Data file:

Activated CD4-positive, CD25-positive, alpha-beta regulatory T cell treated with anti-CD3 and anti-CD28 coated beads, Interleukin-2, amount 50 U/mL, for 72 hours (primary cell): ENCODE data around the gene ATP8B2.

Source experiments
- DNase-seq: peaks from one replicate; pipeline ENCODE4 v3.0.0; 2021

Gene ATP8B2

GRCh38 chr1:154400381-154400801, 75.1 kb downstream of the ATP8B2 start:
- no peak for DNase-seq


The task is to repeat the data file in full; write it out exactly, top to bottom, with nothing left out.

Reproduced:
Activated CD4-positive, CD25-positive, alpha-beta regulatory T cell treated with anti-CD3 and anti-CD28 coated beads, Interleukin-2, amount 50 U/mL, for 72 hours (primary cell): ENCODE data around the gene ATP8B2.

Source experiments
- DNase-seq: peaks from one replicate; pipeline ENCODE4 v3.0.0; 2021

Gene ATP8B2

GRCh38 chr1:154400381-154400801, 75.1 kb downstream of the ATP8B2 start:
- no peak for DNase-seq